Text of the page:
Reuters World News Summary

Following is a summary of current world news briefs.

EU agrees Brexit delay as British parliament blocks December election

The European Union agreed to a Brexit delay of up to three months on Monday, as Prime Minister Boris Johnson said he would push on with his bid to end Britain's political paralysis with an election on Dec. 12. With the United Kingdom's scheduled Oct. 31 departure from the EU now virtually certain to be postponed, Brexit hangs in the balance, with British politicians still arguing over how, when or even whether the divorce should take place at all.

Saudi Arabia, U.S. to cooperate on security of global energy supply: Saudi press

Saudi Energy Minister Prince Abdulaziz bin Salman and U.S. Energy Secretary Rick Perry met in Riyadh on Monday and will work together to ensure the security of global energy supply, Saudi state news agency SPA reported. The two discussed oil markets, the role of OPEC and oil-producing countries outside the organization in coordinating oil production, achieving stability in oil markets and threats against oil facilities in the Gulf, SPA said.

Turkey says Kurdish YPG has not fully withdrawn from Syria border area

Kurdish YPG forces have not fully withdrawn from a strip of northeastern Syria under a Russia-brokered accord that is about to expire, Turkey's foreign minister said on Monday, as Ankara prepared to discuss its next steps with Moscow. Turkey began a military offensive in northeastern Syria https://tmsnrt.rs/35ZoIro targeting the YPG forces on Oct. 9 after President Donald Trump pulled U.S. troops out of the area, setting off a regional power shift that analysts say benefits Moscow and Damascus.

Killing the leader may not be enough to stamp out Islamic State

The killing of Islamic State leader Abu Bakr al-Baghdadi is of considerable importance, experts believe, but the underlying reasons for his jihadist group's existence remain and attacks in the Middle East and beyond are not likely to stop. Baghdadi's death at the hands of the United States is likely to cause Islamic State to splinter, leaving whoever emerges as its new leader with the task of pulling the ultra hardline group back together as a fighting force.

Four killed in Iraq as protests persist

Iraq declared a curfew in Baghdad on Monday as four people were killed and 277 injured in the fourth day of anti-government protests, and the coalition government's most powerful erstwhile supporter called for early elections. Baghdad's top military commander imposed the curfew from midnight (2100 GMT) until 6 a.m. (0300 GMT) effective "until further notice," state television said, but protesters in the capital's central Tahrir Square remained defiant.

'No negotiation': Bolivia opposition leader says strikers will not accept talks

Bolivian opposition leader Carlos Mesa on Monday ruled out any negotiations with President Evo Morales to end the South American country's political crisis, as strikes closed roads, schools and businesses around the nation. Bolivia has been convulsed by protests for more than a week after its electoral tribunal abruptly suspended publication of presidential election results, later announcing Morales had pulled off a razor-thin victory allowing him a fourth term.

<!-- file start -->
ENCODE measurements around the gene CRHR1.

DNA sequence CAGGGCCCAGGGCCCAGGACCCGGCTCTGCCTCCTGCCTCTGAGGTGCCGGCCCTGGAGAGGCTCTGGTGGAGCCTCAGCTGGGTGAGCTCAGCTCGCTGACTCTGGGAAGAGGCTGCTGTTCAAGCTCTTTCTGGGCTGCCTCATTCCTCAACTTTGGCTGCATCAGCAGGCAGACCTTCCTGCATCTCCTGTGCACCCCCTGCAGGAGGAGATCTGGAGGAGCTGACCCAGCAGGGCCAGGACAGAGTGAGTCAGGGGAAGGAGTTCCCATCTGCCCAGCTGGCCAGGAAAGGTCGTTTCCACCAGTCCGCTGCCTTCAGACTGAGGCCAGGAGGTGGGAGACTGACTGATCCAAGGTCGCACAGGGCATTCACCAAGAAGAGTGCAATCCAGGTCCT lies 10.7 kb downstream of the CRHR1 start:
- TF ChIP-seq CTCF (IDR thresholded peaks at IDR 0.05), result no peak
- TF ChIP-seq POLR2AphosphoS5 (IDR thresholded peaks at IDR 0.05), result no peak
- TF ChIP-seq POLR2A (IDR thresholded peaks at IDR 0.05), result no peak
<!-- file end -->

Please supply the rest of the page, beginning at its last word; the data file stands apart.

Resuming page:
Aiming at Olympic boom, Japan builds 'Ethnic Harmony' tribute to indigenous Ainu

On a wooded lake shore in northern Japan, the government is building a modernist shrine that has divided the indigenous Ainu community whose vanishing culture it was designed to celebrate. At a cost so far of $220 million, Japan's "Symbolic Space for Ethnic Harmony" is on track to open in time for the 2020 Olympics, part of a drive by Prime Minister Shinzo Abe to draw millions of foreign visitors to Japan and to the northern city of Sapporo, where the Olympic marathon will be run.

Russia guarded over Baghdadi killing, world leaders say fight goes on

Russia offered guarded praise on Monday after President Donald Trump announced that U.S. forces had killed Islamic State leader Abu Bakr al-Baghdadi, but world leaders warned that the fight against the militant group was not over yet. Trump said on Sunday that Baghdadi had died "whimpering and crying" in a raid by U.S. special forces in Syria, fulfilling his top national security goal.

U.S. military envisions broad defense of Syrian oilfields

The United States will repel any attempt to take Syria's oil fields away from U.S.-backed Syrian militia with "overwhelming force," whether the opponent is Islamic State or even forces backed by Russia or Syria, the Pentagon said on Monday. The U.S. military announced last week it was reinforcing its position in Syria with additional assets, including mechanized forces, to prevent oilfields from being taken over by remnants of the Islamic State militant group or others.

Son of founder of Brazil's Banco Safra leaves board; bank changes CEO

Alberto Safra, one of the sons of Lebanese-Brazilian billionaire banker Joseph Safra, has left Banco Safra SA's board of directors to work on another family project, the Brazilian lender said in a statement on Monday. Banco Safra also said in its statement that Chief Executive Officer Rossano Maranhao had left the bank. Late on Monday, the bank said Alberto Corsetti, a longtime Safra executive, would replace Maranhao.